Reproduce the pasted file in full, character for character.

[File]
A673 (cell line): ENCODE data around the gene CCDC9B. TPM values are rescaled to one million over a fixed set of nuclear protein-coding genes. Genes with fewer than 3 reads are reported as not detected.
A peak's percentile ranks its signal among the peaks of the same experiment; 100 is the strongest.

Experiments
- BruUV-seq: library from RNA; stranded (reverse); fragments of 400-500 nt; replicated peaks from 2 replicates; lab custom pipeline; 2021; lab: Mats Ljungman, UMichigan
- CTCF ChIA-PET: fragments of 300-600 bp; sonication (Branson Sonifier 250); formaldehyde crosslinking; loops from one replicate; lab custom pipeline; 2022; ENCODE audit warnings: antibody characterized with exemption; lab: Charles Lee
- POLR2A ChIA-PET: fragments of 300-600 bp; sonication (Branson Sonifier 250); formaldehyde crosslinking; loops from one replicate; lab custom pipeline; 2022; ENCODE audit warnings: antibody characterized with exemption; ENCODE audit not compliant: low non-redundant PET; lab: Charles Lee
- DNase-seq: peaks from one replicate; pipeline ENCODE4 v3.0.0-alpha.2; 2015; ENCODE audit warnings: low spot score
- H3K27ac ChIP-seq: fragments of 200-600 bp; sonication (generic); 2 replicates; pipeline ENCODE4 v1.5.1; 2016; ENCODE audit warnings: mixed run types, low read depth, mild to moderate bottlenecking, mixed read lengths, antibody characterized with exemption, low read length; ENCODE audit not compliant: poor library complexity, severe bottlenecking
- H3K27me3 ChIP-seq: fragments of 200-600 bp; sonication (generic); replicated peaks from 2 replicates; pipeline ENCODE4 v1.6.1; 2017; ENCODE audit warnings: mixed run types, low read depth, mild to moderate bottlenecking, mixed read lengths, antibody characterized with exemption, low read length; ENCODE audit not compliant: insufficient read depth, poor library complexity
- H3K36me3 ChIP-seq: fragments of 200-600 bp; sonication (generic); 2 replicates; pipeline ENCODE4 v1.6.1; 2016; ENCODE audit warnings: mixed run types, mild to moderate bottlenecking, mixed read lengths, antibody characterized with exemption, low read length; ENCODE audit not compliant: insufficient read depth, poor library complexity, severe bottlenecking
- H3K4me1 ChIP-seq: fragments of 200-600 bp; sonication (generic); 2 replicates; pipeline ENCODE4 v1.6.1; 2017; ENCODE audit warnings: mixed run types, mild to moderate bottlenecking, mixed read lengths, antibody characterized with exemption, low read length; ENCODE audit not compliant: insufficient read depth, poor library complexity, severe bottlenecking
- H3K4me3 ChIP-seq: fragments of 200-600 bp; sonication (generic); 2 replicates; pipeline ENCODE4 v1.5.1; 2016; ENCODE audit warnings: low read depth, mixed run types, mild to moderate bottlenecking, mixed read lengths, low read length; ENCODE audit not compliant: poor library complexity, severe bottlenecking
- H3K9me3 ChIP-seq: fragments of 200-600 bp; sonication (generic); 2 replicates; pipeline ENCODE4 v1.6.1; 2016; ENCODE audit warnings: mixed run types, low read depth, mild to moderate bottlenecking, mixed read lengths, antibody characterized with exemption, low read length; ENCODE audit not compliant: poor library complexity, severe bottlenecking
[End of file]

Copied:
A673 (cell line): ENCODE data around the gene CCDC9B. TPM values are rescaled to one million over a fixed set of nuclear protein-coding genes. Genes with fewer than 3 reads are reported as not detected.
A peak's percentile ranks its signal among the peaks of the same experiment; 100 is the strongest.

Experiments
- BruUV-seq: library from RNA; stranded (reverse); fragments of 400-500 nt; replicated peaks from 2 replicates; lab custom pipeline; 2021; lab: Mats Ljungman, UMichigan
- CTCF ChIA-PET: fragments of 300-600 bp; sonication (Branson Sonifier 250); formaldehyde crosslinking; loops from one replicate; lab custom pipeline; 2022; ENCODE audit warnings: antibody characterized with exemption; lab: Charles Lee
- POLR2A ChIA-PET: fragments of 300-600 bp; sonication (Branson Sonifier 250); formaldehyde crosslinking; loops from one replicate; lab custom pipeline; 2022; ENCODE audit warnings: antibody characterized with exemption; ENCODE audit not compliant: low non-redundant PET; lab: Charles Lee
- DNase-seq: peaks from one replicate; pipeline ENCODE4 v3.0.0-alpha.2; 2015; ENCODE audit warnings: low spot score
- H3K27ac ChIP-seq: fragments of 200-600 bp; sonication (generic); 2 replicates; pipeline ENCODE4 v1.5.1; 2016; ENCODE audit warnings: mixed run types, low read depth, mild to moderate bottlenecking, mixed read lengths, antibody characterized with exemption, low read length; ENCODE audit not compliant: poor library complexity, severe bottlenecking
- H3K27me3 ChIP-seq: fragments of 200-600 bp; sonication (generic); replicated peaks from 2 replicates; pipeline ENCODE4 v1.6.1; 2017; ENCODE audit warnings: mixed run types, low read depth, mild to moderate bottlenecking, mixed read lengths, antibody characterized with exemption, low read length; ENCODE audit not compliant: insufficient read depth, poor library complexity
- H3K36me3 ChIP-seq: fragments of 200-600 bp; sonication (generic); 2 replicates; pipeline ENCODE4 v1.6.1; 2016; ENCODE audit warnings: mixed run types, mild to moderate bottlenecking, mixed read lengths, antibody characterized with exemption, low read length; ENCODE audit not compliant: insufficient read depth, poor library complexity, severe bottlenecking
- H3K4me1 ChIP-seq: fragments of 200-600 bp; sonication (generic); 2 replicates; pipeline ENCODE4 v1.6.1; 2017; ENCODE audit warnings: mixed run types, mild to moderate bottlenecking, mixed read lengths, antibody characterized with exemption, low read length; ENCODE audit not compliant: insufficient read depth, poor library complexity, severe bottlenecking
- H3K4me3 ChIP-seq: fragments of 200-600 bp; sonication (generic); 2 replicates; pipeline ENCODE4 v1.5.1; 2016; ENCODE audit warnings: low read depth, mixed run types, mild to moderate bottlenecking, mixed read lengths, low read length; ENCODE audit not compliant: poor library complexity, severe bottlenecking
- H3K9me3 ChIP-seq: fragments of 200-600 bp; sonication (generic); 2 replicates; pipeline ENCODE4 v1.6.1; 2016; ENCODE audit warnings: mixed run types, low read depth, mild to moderate bottlenecking, mixed read lengths, antibody characterized with exemption, low read length; ENCODE audit not compliant: poor library complexity, severe bottlenecking